The remaining Democratic candidates (apart from Tulsi Gabbard) will be down in Charleston, South Carolina this evening, for the 10th primary debate. All eyes will be on former New York mayor Michael Bloomberg, as he tries to put a torrid performance in last week’s debate in Vegas behind him.
Bloomberg has been amping up his attacks on front-runner Bernie Sanders ahead of tonight’s clash: criticizing the record on guns, having his surrogates bring up Sanders’s strange creative writing and impyling that acts of vandalism against Bloomberg field offices are the work of jacked-up Bernie bros.
This marks a change in tack from the Bloomberg campaign, who until recently had largely ignored the Democratic field and invited voters to measure Mike against Trump directly. Other than a height difference of around half a foot, what else might the electorate glean from directly comparing Trump and Bloomberg?
Cockburn will start by noting the obvious: both men have spent most of their lives in New York, been members of both Democratic and Republican parties, and enjoy playing golf (sometimes with each other).
But Mini Mike also shares some of the Donald’s less favorable traits. Let’s start with local politics: Bloomberg has been criticized most in this primary campaign for his reinstatement of ‘stop and frisk’, a policy that overwhelmingly and unfairly targeted black and Latino men. Trump, meanwhile, arguably announced himself as a political figure in 1989 when he called for the death penalty for the Central Park Five — five black and Latino teenagers, who, it turns out, were wrongly accused of the rape and assault of a white woman.
Then there’s their actions towards Muslims. In his 2016 speech to the Democratic National Convention — two years before he rejoined the party — Bloomberg said:
‘Truth be told, the richest thing about Donald Trump is his hypocrisy. He wants you to believe that we can solve our biggest problems by deporting Mexicans and shutting out Muslims. He wants you to believe that erecting trade barriers will bring back good jobs. He’s wrong on both counts.’
Where was this indignant Islamophile in the decade after 9/11? Oh, that’s right: using the NYPD to surveil Muslim Americans in a program some have described as ‘Stasi-like’.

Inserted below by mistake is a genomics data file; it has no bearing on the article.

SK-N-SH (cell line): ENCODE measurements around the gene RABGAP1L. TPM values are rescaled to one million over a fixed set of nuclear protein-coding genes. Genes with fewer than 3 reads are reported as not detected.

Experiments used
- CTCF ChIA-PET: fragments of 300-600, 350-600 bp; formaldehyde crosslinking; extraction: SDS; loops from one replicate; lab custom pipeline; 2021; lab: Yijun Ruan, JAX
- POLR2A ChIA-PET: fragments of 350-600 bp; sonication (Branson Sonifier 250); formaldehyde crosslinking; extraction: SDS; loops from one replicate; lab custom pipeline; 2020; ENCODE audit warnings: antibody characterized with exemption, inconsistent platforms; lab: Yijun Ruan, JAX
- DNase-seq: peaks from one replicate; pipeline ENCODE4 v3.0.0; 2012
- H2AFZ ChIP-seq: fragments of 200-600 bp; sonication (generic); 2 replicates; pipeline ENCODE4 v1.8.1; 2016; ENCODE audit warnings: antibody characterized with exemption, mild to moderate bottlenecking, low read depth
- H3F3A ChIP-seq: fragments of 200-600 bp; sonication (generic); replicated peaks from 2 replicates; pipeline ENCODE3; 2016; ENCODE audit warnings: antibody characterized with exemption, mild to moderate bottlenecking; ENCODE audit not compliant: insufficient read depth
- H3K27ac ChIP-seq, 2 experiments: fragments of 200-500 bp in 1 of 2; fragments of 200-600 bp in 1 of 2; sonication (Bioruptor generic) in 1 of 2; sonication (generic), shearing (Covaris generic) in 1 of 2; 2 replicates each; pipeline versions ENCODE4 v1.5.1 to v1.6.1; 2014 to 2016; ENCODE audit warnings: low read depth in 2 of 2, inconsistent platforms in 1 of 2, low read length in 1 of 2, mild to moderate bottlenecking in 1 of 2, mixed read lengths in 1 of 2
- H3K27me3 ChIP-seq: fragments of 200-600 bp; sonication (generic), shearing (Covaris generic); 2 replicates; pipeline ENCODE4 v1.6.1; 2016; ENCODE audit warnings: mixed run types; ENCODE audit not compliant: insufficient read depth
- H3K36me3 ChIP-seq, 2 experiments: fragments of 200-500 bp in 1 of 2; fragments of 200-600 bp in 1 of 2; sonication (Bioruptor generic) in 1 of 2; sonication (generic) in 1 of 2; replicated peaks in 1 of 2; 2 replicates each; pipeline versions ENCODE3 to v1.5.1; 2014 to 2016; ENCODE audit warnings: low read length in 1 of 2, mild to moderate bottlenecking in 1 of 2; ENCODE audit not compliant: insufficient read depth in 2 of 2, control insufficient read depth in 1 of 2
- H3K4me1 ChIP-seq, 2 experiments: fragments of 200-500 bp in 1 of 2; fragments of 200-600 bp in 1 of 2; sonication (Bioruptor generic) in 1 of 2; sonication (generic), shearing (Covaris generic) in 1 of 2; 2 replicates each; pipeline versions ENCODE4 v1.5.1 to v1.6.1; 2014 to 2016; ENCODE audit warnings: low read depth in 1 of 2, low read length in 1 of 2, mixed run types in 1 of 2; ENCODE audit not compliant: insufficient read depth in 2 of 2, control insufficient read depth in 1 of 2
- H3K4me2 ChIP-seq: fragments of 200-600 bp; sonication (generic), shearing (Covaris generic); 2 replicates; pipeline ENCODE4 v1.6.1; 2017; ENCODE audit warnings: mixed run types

Trump has been lambasted for kowtowing to foreign rulers: he’s too chummy with Putin, with Kim, with Bibi, with MBS, and his business dealings are too tied up overseas. But if you think Donald prostrates himself at the feet of other leaders, imagine how a President Bloomberg would behave on the world stage: a man who has said Chinese president Xi Jinping (or, as Joe Biden would call him, Deng Xiaoping) is ‘no dictator’ and whose media company has killed stories that might anger the PRC. Also Bloomberg has described Emmanuel Macron as ‘the strongest leader in Europe at the moment’, which suggests Bloomberg possesses a certain Trumpian ability to invent his own reality.
Trump came under fire in March 2017 for binding women like Karen McDougal and Stephanie ‘Stormy Daniels’ Clifford into non-disclosure agreements in order to conceal information about his affairs with them. Bloomberg, as viewers of the ninth Democratic debate will know, was under pressure from other candidates to release former employees from NDAs. Elizabeth Warren went so far as to brandish a release and covenant not to sue she’d drawn up in a CNN town hall.
Trump and Bloomberg share an enthusiasm for the ladies. But rather than revisiting their more general history of colorful comments about the fairer sex — from ‘grab her by the pussy’ (Don) to ‘look at the ass on her’ (Mike) — Cockburn would rather get specific, and focus on weird stuff the pair have said about their daughters. On The View in 2006, Trump said ‘if Ivanka weren’t my daughter, perhaps I’d be dating her.’ As recently as 2015, he told a Rolling Stone reporter ‘Yeah, she’s really something, and what a beauty, that one. If I weren’t happily married and, ya know, her father…’
These comments have been widely interpreted as sordid and wrong. Yet take a look at this WIRED profile of Bloomberg from 1999:
‘“My daughter is tall and busty and blonde,” Michael Bloomberg is telling a table of Boston College graduates. “We went to China together. And what’s a 16-year-old going to do on a business trip?” He pops another carefully buttered piece of bread in his mouth. “So I got her dates in every city in China.” Remembering that I’m also at the table, he glares in my direction. “That’s off the record!” he barks. It’s typical Mike Bloomberg, wanting to have it both ways: imperious man of the people, coarse billionaire, earthy business leader, accessible control freak.’
Cockburn can only wonder what the locker-room talk on Trump and Bloomberg’s golf trips was like.
For all the progressive carping and moral indignation of the last five years, it would be entertaining to see the Democrats favor Bloomberg, who seems to be more Trumpy than Donald himself ever was. But are the DNC desperate enough to stop Scandi-style socialism that they’ll pretend to like Trump’s mirror image? We can only wait and see.